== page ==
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  • Varun Sharma

The Best Books I Read in 2020

One sign of a good book is how often you’re left pondering long after you’ve put it down, and the below books did just that repeatedly. The 5 books have been a profound impact on me this year and I want to share a brief review and my recommendations on books to read during the holidays:

Post Corona – Scott Galloway

Scott is one of my favorite professors of all time. Trying to keep my bias aside while listening to this book on Audible, I found it to be full of astute observations on the economy and the growth of monopolies during and post the pandemic. As a business consultant, professor, venture capitalist, and stock market guru, Scott shares his out-of-the-box thoughts, insider perspectives and makes bold predictions, which can sometimes be right and sometimes wrong, but they cohesively give a big picture view of the Global business landscape with a focus on Big-Tech. As an author, he calls out businesses, leaders, politicians, and higher education bureaucrats on where they are wrong and the problems they cause. Along with the problems, he also highlights the solutions to them.

Post Corona is an excellent source of information and inspiration, especially for young entrepreneurs, business students, and investors. However, if you are an entrepreneur or corporate manager looking for practical guidance on how to steer your business Post Corona, this book is not ideal. Think of it more as a framework for thinking about a post-COVID world, and at worst you will be entertained, at best, it may provoke some fresh thinking.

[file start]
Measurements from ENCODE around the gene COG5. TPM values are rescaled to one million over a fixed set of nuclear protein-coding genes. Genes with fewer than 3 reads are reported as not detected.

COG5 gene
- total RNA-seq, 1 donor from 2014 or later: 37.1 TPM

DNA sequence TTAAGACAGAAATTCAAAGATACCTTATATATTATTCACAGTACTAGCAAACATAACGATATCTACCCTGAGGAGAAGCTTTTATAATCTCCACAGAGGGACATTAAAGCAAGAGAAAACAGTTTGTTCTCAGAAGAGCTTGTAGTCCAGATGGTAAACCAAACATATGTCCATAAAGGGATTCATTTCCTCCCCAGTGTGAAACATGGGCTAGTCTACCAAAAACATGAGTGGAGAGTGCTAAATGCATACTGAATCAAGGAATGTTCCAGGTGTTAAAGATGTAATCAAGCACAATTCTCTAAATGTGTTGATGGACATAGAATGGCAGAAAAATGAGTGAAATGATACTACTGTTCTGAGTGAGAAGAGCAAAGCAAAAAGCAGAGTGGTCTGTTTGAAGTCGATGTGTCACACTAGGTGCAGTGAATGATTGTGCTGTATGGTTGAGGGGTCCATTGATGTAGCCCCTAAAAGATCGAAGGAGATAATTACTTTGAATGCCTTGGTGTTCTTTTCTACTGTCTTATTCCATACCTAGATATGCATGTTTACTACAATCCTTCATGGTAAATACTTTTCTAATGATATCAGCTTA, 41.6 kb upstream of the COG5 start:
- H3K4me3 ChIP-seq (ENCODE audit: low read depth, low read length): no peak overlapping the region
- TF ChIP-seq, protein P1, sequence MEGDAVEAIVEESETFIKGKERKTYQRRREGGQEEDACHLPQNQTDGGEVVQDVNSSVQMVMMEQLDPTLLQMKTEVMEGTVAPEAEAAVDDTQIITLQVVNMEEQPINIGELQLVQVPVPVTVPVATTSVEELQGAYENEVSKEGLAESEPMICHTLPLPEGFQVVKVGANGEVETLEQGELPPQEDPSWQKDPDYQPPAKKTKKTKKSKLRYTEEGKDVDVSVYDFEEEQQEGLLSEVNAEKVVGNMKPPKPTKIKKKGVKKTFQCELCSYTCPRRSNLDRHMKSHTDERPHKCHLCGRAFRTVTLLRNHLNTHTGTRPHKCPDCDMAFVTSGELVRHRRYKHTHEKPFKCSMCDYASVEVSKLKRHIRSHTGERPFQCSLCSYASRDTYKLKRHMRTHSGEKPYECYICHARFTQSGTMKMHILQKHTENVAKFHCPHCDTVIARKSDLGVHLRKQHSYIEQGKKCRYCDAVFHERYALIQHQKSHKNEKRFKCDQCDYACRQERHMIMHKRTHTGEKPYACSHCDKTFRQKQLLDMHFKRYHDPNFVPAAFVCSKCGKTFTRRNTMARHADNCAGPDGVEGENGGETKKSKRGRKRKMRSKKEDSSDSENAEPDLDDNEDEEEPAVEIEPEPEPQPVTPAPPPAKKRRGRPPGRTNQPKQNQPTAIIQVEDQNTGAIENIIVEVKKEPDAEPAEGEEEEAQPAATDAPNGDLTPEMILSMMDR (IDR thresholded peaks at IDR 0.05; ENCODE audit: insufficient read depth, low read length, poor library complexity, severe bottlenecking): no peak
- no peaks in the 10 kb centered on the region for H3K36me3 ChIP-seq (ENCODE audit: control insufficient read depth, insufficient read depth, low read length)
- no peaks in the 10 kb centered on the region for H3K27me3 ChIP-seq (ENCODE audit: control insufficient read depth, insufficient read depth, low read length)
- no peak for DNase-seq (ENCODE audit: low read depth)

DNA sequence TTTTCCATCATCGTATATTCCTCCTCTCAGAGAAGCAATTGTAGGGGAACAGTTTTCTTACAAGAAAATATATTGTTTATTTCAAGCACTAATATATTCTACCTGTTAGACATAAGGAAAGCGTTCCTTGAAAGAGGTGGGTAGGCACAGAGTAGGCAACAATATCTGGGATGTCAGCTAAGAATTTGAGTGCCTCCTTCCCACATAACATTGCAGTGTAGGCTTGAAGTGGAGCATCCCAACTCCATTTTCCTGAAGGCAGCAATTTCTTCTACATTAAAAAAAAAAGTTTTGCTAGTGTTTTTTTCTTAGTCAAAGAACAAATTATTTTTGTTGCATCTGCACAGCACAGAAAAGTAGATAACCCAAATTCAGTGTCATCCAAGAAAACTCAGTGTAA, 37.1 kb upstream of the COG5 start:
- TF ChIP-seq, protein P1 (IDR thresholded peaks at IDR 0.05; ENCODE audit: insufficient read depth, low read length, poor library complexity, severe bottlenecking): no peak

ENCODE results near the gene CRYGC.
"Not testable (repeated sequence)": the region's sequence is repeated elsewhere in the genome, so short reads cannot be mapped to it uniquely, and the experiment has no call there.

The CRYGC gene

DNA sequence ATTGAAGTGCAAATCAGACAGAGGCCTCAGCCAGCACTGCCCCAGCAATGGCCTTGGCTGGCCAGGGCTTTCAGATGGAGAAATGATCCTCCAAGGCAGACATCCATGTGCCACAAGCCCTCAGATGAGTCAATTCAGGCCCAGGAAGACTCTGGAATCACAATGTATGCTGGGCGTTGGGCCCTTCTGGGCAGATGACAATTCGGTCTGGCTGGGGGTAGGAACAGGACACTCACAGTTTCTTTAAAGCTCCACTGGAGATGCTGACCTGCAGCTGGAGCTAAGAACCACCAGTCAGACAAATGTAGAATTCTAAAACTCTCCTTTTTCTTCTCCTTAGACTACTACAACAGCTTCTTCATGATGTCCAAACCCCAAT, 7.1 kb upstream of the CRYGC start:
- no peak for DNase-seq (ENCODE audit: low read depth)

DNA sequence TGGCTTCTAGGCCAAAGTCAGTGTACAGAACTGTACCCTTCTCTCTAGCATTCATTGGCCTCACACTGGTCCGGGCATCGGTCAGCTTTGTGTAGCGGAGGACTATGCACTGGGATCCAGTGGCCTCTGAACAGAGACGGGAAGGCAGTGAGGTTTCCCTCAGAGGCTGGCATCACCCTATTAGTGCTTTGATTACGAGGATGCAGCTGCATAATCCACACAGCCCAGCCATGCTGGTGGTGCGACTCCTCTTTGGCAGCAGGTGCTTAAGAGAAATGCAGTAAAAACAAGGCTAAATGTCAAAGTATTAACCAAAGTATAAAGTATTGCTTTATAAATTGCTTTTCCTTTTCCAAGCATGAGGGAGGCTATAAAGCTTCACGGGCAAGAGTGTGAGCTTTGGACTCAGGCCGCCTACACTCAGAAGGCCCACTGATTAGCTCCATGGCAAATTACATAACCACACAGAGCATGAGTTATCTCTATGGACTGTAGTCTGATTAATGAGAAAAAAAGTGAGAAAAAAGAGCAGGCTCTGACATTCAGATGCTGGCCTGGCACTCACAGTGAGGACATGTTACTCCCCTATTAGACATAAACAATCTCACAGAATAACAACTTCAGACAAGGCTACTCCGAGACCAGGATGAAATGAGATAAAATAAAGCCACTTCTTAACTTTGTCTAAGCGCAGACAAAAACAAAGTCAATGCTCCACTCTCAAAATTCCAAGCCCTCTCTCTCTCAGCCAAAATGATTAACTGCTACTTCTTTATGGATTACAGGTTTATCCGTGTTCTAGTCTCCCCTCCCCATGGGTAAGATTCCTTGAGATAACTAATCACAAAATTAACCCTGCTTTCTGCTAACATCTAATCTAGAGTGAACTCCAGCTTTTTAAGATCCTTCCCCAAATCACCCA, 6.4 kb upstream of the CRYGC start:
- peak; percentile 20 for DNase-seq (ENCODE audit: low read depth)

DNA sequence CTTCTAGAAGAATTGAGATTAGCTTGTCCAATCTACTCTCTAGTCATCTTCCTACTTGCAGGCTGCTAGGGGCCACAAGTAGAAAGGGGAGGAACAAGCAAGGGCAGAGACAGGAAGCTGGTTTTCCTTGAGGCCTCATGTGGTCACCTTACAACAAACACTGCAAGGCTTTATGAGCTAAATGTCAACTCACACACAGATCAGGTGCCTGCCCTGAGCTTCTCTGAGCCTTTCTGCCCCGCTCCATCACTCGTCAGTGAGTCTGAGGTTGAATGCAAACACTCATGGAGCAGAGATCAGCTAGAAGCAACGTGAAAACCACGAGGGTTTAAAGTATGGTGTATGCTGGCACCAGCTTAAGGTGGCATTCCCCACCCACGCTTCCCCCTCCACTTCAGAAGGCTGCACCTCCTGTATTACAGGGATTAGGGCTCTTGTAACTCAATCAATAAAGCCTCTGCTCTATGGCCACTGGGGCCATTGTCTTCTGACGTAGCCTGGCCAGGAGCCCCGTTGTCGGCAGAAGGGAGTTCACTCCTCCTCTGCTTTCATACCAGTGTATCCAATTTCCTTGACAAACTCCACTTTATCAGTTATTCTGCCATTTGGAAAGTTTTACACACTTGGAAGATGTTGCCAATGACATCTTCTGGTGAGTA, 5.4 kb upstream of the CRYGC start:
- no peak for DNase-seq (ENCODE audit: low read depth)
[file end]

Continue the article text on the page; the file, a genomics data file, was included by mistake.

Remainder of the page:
The Hype Machine – Sinan Aral

MIT Professor, Sinan Aral, isn’t just a leading expert on social media. He’s an entrepreneur and investor as well, which aids him in giving a 360-degree view of the technology landscape, its great promise, and the outsize capacity to damage politics, the economy, and personal health. Drawing on over two decades of his own research and experience, Aral goes under the hood of the biggest social networks and tackles the critical question of just how much social media affects our choices, for both better and worse. The book shows the tech behind social media offers the same set of behaviorinfluencing levers to both Russian hackers and brand marketersto everyone who hopes to change the way we think and actwhich is why its consequence affects everything from the election to business, dating to health. Along the way, he covers an array of topics, including how network effects fuel Twitter’s and Facebook’s massive growth to the neuroscience of how social media affects our brains, the real consequences of fake news, the power of social ratings, and the impact of social media on our kids.

The book isn’t a light read and is a heavily researched, measured, and comprehensive look at social media - past, present, and future. If this interest you, there is a lot to learn in this book. I highly recommend it for tech enthusiasts and anyone who wants to read a substantive study on social media. The Hype Machine offers a clear definitive guide to understanding and harnessing for good the technology that has redefined our world over the years.